DEN-related tumor induction was previously linked to enhanced hepatocyte death and thereby compensatory hepatocyte proliferation.10 Conversely, Park et al. describe reduced apoptosis and enhanced cell proliferation in HCC of obese mice as compared to HCC of mice placed on a low-fat diet. In line with these findings, transplantation of hepatoma cells into lean mice that were placed on low-fat diet/HFD after inoculation of the cells revealed that the degree of host obesity determined tumor growth. This suggests that alterations in signal transduction pathways that modulate tumor cell proliferation independently of liver damage and compensatory proliferation may underlie the tumor-promoting effect of obesity. Indeed, Park et al. describe elevated c-Jun N-terminal kinase (JNK) activity and increased phosphorylation of the mammalian target of rapamycin (mTOR) target S6 kinase and its substrate ribosomal protein S6 in obese mice. Furthermore, HCCs in obese mice exhibited greatly elevated activity of both pro-oncogenic and inflammatory pathways such as extracellular signal-regulated kinase (ERK) and signal transducer and activator of transcription 3 (STAT3). Obesity also enhanced interleukin-6 (IL-6) messenger RNA and tumor necrosis factor (TNF) and IL-1b expression in both nontumor liver and HCC. As a corroboration of these data, growth of transplanted hepatoma cells can be slowed by administration of a JAK (Janus kinase) inhibitor that prevents STAT3 activation.
Enhanced activity of STAT3, a major transcriptional target for IL-6, was previously linked to development of HCC in humans. Furthermore, He et al. demonstrated that IL-6 is required for HCC development and that circulating IL-6 is elevated in cirrhosis and HCC.11 In their study,9 Park et al. used IL-6−/− mice to elucidate whether IL-6 is an important component of tumor promotion in the context of obesity. As previously described, deletion of IL-6 protected mice from DEN-induced HCC development when the mice were kept on a low-fat diet. Furthermore, no increase in tumor formation and growth was observed when these mice were in kept on a HFD. Interestingly tumor load in male IL-6-/- mice was similar to that of wild-type female mice, but unlike wild-type females, which develop more HCC when rendered obese, no significant increase in tumor load was described in obese IL-6-/- males.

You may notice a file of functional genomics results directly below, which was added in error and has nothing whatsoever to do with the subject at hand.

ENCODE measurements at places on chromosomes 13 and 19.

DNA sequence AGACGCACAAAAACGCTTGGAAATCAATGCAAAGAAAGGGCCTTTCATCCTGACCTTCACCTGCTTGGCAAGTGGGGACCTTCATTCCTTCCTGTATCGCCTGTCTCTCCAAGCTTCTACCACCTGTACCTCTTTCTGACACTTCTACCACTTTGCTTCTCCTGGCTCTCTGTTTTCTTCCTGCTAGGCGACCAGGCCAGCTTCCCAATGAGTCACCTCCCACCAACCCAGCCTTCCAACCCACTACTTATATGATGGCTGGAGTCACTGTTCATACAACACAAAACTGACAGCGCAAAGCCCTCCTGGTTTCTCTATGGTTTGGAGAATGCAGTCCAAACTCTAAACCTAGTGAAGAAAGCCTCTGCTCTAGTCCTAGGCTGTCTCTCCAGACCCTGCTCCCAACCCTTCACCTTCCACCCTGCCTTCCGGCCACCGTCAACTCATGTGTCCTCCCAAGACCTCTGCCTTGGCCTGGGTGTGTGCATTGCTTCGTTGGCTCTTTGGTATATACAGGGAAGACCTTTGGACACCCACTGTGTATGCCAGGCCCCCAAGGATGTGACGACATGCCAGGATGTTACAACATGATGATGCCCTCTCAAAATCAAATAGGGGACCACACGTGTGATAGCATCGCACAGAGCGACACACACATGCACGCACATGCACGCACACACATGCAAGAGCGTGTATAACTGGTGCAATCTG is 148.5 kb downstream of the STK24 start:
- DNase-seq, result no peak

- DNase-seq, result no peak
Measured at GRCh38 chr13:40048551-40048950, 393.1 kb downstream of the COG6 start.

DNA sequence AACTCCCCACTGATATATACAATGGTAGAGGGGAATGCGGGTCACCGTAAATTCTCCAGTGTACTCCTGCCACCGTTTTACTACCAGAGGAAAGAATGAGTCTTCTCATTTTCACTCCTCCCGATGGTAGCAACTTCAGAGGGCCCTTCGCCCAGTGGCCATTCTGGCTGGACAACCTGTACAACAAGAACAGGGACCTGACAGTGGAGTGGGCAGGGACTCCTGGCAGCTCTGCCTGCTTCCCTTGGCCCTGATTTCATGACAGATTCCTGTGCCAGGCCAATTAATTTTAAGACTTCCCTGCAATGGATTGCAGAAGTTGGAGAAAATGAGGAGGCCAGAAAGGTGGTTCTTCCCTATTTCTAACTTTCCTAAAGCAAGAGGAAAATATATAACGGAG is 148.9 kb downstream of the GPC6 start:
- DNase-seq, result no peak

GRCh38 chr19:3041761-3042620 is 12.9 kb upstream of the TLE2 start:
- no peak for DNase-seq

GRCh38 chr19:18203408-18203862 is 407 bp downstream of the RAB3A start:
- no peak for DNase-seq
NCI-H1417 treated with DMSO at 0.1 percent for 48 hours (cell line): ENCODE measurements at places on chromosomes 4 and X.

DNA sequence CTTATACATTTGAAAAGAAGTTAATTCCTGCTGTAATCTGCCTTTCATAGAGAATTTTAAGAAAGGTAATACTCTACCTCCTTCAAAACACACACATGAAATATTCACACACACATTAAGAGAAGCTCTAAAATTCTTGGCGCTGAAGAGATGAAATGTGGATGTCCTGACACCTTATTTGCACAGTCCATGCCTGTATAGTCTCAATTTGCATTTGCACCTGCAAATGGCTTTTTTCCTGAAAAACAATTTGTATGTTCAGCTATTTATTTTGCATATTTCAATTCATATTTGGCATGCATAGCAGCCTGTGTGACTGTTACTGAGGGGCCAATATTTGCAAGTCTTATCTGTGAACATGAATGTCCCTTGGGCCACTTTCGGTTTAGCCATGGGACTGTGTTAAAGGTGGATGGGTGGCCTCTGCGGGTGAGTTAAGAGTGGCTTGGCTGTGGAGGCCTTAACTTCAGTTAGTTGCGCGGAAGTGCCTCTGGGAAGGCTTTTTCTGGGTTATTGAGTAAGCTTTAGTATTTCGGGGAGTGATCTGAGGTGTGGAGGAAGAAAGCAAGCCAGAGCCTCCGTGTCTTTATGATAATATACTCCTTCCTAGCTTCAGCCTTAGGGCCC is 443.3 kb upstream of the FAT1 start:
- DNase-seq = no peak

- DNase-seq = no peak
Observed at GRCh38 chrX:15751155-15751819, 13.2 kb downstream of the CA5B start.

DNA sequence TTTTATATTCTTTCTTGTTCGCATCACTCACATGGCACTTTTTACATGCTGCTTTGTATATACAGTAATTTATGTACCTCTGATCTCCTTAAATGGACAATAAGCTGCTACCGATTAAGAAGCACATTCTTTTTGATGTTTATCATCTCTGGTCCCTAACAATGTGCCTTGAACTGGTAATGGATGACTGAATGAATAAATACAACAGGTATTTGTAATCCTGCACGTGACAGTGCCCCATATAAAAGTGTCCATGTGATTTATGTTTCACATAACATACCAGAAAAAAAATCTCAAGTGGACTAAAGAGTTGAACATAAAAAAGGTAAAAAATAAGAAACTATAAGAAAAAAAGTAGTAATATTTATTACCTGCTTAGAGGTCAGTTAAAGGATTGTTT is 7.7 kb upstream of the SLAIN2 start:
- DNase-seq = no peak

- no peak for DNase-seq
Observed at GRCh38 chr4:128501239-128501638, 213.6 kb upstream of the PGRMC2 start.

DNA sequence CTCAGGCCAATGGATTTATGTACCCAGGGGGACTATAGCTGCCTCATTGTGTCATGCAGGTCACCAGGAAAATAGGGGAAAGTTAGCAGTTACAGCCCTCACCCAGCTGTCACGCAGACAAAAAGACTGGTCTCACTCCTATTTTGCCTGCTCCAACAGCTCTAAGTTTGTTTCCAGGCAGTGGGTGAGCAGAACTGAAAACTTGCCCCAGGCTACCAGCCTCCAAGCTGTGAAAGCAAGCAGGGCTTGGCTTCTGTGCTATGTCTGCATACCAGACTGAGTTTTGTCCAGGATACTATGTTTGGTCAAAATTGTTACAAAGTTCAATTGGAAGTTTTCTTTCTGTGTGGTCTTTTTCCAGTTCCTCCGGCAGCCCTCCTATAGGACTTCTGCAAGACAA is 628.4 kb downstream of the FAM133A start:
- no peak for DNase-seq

Besides higher IL-6 expression, TNF has also been shown to be up-regulated in the context of obesity and HCC development. Strikingly, ablation of TNF receptor 1 (TNFR1) also abolished obesity-enhanced HCC development in DEN-treated mice; this was linked to the lack of increase in IL-6 expression in this scenario. Absence of IL-6 and TNFR1 reduced liver lipid accumulation (hepatosteatosis) and, importantly, also fat-induced liver inflammation (steatohepatitis) in HFD-fed IL-6−/− and TNFR1−/− mice. Furthermore, these deletions prevented the obesity-induced increase in JNK and ERK, as well as STAT3 phosphorylation in nontumor liver and HCC. Interestingly, the IL-6 or TNFR1 deficiency also prevented much of the obesity-induced increase in S6 phosphorylation and at least partially attenuated the decrease in AKT. Thus, Park et al. concluded that both IL-6 and TNF signaling via TNFR1 are important to trigger NASH, a condition that greatly increases the risk of HCC development (Fig. 1).
Taken together, in their elegant work, Park et al. for the first time demonstrated that obesity is a bona fide tumor promoter for the development of HCC. Intrahepatic accumulations of lipids lead to chronic inflammation and thereby to chronic STAT3 activation via increase of TNF/IL-6 release. STAT3 was shown to stimulate the proliferation and progression of initiated hepatocytes into HCC and was identified as a molecular mediator of tumor promotion in the context of obesity. Although the mechanism for cancer development provided by Park et al. contributes greatly to our understanding of DEN-induced hepatocarcinogenesis, it is unlikely that elevated IL-6 and activated STAT3 cause cancer on their own in the setting of obesity. More likely, the combination of chronic activation of the IL-6/STAT3 axis and other factors such as mTOR signaling may trigger obesity-related HCC development. Indeed, it was previously reported that the mTOR signaling pathways are overexpressed in the context of HCC. Furthermore, Huyhn et al. reported that inhibition of the mTOR pathway by RAD001 or a rapamycin/bevacizumab combination resulted in tumor growth inhibition in mouse HCC models, thereby providing novel therapeutic approaches for HCC treatment.12